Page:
Industrial Health
Online ISSN : 1880-8026
Print ISSN : 0019-8366
ISSN-L : 0019-8366
Field Report
The Impact of Self-perceived Job Stress on Menstrual Patterns among Taiwanese Nurses
Hsin-Tsui LINLi-Chan LINJudith S.C. SHIAO
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2007 Volume 45 Issue 5 Pages 709-714


The purpose of this study was to assess the impact of self-reported job stress on menstrual patterns among nurses. We conducted a cross-sectional survey of nursing staff from five psychiatric institutions and four general hospitals in Taiwan. A total of 746 participants were eligible for the final analysis, among whom, 72.3% were ascertained as having a self-perceived high level of job stress. Self-perceived high job stress was significantly associated with irregular menstrual cycles [Adjusted odds ratio (AOR): 4.8, 95% confidence interval (CI): 3.3-7.2] and longer menstrual bleeding periods (more than 7 d) [AOR: 2.5, 95% CI: 1.7-3.7], but was not significantly related to long or short menstrual cycles. Overall, this study suggests that nurses' self-perceived job stress may be associated with certain aspects of menstrual dysfunction. Further investigations with prospective follow-up studies and urine hormonal measurements are now recommended to provide additional insight into the pathophysiological mechanisms of our findings.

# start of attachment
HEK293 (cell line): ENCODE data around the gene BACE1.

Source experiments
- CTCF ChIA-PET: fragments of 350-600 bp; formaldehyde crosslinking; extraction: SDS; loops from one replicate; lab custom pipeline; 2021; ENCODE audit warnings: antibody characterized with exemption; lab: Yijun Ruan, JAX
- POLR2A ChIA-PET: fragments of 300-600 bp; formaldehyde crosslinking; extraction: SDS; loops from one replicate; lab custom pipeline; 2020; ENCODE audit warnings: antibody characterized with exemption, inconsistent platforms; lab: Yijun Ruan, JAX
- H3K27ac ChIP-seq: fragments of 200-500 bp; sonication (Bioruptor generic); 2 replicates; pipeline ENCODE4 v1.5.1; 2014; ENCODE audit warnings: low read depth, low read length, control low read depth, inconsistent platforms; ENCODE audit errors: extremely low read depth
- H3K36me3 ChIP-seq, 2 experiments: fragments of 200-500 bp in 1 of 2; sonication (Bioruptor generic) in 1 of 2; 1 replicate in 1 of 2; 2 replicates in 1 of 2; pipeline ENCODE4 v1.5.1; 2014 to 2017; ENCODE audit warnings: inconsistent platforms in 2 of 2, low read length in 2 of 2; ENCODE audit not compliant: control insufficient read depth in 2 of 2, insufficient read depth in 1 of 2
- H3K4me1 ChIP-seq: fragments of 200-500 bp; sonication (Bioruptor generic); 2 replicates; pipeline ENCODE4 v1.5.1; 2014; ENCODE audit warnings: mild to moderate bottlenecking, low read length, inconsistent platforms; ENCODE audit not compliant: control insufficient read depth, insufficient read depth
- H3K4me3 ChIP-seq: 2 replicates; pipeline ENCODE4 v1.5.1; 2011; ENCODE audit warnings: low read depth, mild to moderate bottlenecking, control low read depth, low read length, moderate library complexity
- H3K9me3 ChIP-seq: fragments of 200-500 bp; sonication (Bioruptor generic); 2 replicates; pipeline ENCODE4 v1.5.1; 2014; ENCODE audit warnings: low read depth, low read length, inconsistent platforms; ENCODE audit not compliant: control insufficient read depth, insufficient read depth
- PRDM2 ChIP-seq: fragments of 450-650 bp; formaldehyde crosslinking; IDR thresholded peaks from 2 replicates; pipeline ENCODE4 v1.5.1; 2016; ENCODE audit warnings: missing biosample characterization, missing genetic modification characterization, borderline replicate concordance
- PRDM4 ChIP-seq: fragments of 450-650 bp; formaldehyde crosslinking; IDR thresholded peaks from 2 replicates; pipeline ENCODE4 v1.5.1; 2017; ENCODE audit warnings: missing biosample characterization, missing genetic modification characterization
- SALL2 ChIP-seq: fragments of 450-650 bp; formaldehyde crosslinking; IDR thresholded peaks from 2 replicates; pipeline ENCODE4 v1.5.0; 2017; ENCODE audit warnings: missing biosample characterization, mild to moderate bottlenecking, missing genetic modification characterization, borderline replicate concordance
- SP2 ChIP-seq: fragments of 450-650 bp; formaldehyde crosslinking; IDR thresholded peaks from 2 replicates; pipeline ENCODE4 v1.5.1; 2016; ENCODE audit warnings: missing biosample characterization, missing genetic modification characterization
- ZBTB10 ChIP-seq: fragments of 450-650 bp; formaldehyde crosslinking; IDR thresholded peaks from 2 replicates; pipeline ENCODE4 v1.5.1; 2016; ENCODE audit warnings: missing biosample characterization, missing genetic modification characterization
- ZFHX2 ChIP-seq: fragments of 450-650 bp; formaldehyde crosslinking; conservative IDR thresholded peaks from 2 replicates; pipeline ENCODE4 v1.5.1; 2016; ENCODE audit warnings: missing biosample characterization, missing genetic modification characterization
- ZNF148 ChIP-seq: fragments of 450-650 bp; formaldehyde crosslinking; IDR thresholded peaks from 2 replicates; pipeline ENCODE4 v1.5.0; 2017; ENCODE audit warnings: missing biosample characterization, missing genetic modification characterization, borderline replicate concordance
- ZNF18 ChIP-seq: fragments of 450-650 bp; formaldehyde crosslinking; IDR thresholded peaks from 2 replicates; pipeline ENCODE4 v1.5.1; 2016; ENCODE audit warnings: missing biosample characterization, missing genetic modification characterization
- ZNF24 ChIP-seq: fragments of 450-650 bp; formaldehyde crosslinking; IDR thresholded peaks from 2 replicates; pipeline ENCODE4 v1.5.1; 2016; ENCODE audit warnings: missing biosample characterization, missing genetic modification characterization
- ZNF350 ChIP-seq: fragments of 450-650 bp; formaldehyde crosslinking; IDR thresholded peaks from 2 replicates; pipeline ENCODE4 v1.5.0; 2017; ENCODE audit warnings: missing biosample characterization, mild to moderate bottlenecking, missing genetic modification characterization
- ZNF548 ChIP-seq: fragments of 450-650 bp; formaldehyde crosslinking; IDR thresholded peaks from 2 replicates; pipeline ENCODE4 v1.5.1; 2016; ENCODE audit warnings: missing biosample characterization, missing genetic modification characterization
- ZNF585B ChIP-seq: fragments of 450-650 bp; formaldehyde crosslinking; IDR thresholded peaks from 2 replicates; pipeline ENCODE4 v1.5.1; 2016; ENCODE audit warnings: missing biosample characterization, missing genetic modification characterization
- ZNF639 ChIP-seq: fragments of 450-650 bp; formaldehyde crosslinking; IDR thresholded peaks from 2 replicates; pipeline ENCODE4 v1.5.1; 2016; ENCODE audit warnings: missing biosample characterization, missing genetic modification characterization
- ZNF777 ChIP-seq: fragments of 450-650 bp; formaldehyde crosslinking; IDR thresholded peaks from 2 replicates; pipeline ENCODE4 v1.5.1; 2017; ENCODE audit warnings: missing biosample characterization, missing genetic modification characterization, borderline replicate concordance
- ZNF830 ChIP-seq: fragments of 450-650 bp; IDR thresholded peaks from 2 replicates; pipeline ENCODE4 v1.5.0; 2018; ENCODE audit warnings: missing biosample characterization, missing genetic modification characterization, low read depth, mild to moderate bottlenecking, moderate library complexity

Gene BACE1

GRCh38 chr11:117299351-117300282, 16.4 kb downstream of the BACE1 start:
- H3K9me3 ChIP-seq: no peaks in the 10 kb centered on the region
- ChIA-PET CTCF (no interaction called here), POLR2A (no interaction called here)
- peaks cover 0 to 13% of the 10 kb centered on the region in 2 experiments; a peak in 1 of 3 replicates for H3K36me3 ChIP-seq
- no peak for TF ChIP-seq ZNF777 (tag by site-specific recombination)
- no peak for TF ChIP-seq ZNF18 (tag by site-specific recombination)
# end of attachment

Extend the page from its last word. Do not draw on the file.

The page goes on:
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© 2007 by National Institute of Occupational Safety and Health
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